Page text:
Another aspect of the invention involves remote participants interacting in real time or near real time with a significant and important effect or function with a live theatre or other entertainment or movie production company during the ongoing processes of that entertainment production. The participants could respond to ongoing live choices of different actors trying out for different roles in the show or movie by watching in a remote location via a transmission to the participants television monitor or the computer screen itself. The television signal could be sent on a network such as the internet or on cable or other method. The participants or shareholders would be able to perform the owner, manager, producer or director functions by remotely voting through the IPIE as to the specific selection, decision or choice of the following in a live ongoing participant fashion: reading by an actor or actress, choosing between different scripts as viewed and read on the internet through the IPIE, editing of the script during the transformation from a treatment or mere story line or idea to a full blown script, angle and closeness or lens for the camera shot, which take of a scene is best, choosing between different endings of the script, total budget for the production, amounts to budget for each line item, amounts to spend in advertising, what markets to focus on for release, what day to release the film in different markets, and participate in technical ongoing live or near live expert debates on all the above subjects potentially with paid famous expert opinions if the shareholders so approve by vote through the IPIE. Similar to the sports embodiment described herein, different weight could potentially be applied to different participants votes depending on such factors as expertise in the area defined by certain shareholder defined criteria, number of shares in the company, amount of time or money spent interacting with that production through the IPIE. Bonuses for excellent performances could be allocated by the remote participants based on a pool of money allotted by the shareholders for that purpose.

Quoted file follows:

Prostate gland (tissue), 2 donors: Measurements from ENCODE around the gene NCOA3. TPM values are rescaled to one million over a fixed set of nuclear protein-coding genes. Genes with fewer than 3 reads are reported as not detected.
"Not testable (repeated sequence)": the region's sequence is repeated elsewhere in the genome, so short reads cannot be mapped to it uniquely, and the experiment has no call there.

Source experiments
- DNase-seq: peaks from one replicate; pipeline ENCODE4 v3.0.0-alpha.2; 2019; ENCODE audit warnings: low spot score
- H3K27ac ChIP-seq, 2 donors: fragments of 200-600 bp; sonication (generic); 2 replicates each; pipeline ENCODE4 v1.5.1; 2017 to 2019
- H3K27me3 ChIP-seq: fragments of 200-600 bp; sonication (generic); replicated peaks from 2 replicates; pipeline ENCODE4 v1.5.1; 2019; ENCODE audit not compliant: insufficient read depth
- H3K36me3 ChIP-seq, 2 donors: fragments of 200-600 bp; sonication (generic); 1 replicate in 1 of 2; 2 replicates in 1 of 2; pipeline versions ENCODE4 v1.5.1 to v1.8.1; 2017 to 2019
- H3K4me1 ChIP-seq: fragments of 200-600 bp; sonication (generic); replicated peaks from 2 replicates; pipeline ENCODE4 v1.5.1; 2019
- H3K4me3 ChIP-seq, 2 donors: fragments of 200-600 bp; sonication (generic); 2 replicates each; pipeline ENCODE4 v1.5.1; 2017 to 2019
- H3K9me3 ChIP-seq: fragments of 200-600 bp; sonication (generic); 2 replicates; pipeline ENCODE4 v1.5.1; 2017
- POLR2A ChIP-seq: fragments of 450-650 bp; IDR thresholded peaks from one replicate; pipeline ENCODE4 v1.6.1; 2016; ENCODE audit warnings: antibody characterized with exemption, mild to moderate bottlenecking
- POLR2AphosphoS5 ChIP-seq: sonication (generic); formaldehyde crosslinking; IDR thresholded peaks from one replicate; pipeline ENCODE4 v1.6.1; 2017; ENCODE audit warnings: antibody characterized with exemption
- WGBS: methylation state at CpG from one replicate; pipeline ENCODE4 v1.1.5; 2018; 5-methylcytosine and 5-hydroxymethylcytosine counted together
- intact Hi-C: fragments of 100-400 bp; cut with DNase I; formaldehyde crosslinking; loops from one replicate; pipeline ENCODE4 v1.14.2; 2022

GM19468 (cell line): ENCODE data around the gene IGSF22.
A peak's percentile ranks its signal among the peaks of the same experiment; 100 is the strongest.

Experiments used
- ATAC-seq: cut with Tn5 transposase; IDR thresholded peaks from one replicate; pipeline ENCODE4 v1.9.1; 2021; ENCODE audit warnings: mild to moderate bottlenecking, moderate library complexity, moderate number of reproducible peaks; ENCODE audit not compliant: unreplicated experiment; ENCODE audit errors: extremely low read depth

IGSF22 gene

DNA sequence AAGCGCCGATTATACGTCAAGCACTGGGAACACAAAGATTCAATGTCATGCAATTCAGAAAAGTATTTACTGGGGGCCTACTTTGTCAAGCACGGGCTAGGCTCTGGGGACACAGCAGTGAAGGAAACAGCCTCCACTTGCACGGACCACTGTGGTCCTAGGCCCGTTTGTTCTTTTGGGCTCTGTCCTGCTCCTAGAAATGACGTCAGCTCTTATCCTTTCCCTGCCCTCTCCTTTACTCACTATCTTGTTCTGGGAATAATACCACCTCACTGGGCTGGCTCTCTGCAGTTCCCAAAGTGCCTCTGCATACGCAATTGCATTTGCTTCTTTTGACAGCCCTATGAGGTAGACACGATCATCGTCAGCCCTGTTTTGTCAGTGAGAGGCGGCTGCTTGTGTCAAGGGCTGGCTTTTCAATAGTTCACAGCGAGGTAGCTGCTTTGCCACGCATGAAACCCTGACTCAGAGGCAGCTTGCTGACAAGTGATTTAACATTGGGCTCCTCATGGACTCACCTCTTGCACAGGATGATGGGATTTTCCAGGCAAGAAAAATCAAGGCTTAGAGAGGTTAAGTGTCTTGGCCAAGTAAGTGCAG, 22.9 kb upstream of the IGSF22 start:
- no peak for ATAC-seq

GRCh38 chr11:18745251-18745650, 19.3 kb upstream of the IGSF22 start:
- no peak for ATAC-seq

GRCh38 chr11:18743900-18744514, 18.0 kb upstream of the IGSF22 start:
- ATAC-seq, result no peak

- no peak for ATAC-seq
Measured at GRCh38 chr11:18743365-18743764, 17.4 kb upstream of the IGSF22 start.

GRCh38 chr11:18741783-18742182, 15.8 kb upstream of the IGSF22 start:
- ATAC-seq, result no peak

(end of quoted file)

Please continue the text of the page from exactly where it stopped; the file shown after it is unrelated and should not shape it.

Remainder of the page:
The invention is further described with reference to the accompanying drawings.
FIG. 1 is an overall view of a web-based system to provide access to a database management system of a business database in relation to the Internet.
FIG. 2 is a graphical illustration of a computer network, namely the Internet.
FIG. 3 is a block diagram of an exemplary computer system for practicing various aspects of the invention.
FIG. 4 is a view of a browser for the database management system for accessing the business database of the invention.
FIGS. 5a and 5 b are representations of an IPIE which shows basic flow diagrams illustrating a CDPR with an exemplary process by which an operator of a CDPR receives and transmits data relating to business information, in particular a sports business.
FIGS. 6a, 6 b and 6 c are representations of an IPIE which share a CDPR with detailed flow diagrams of the system steps employed in embodiments of the present invention wherein a remote user can relate to a decision heirarchy for a particular business, namely for a sports enterprise.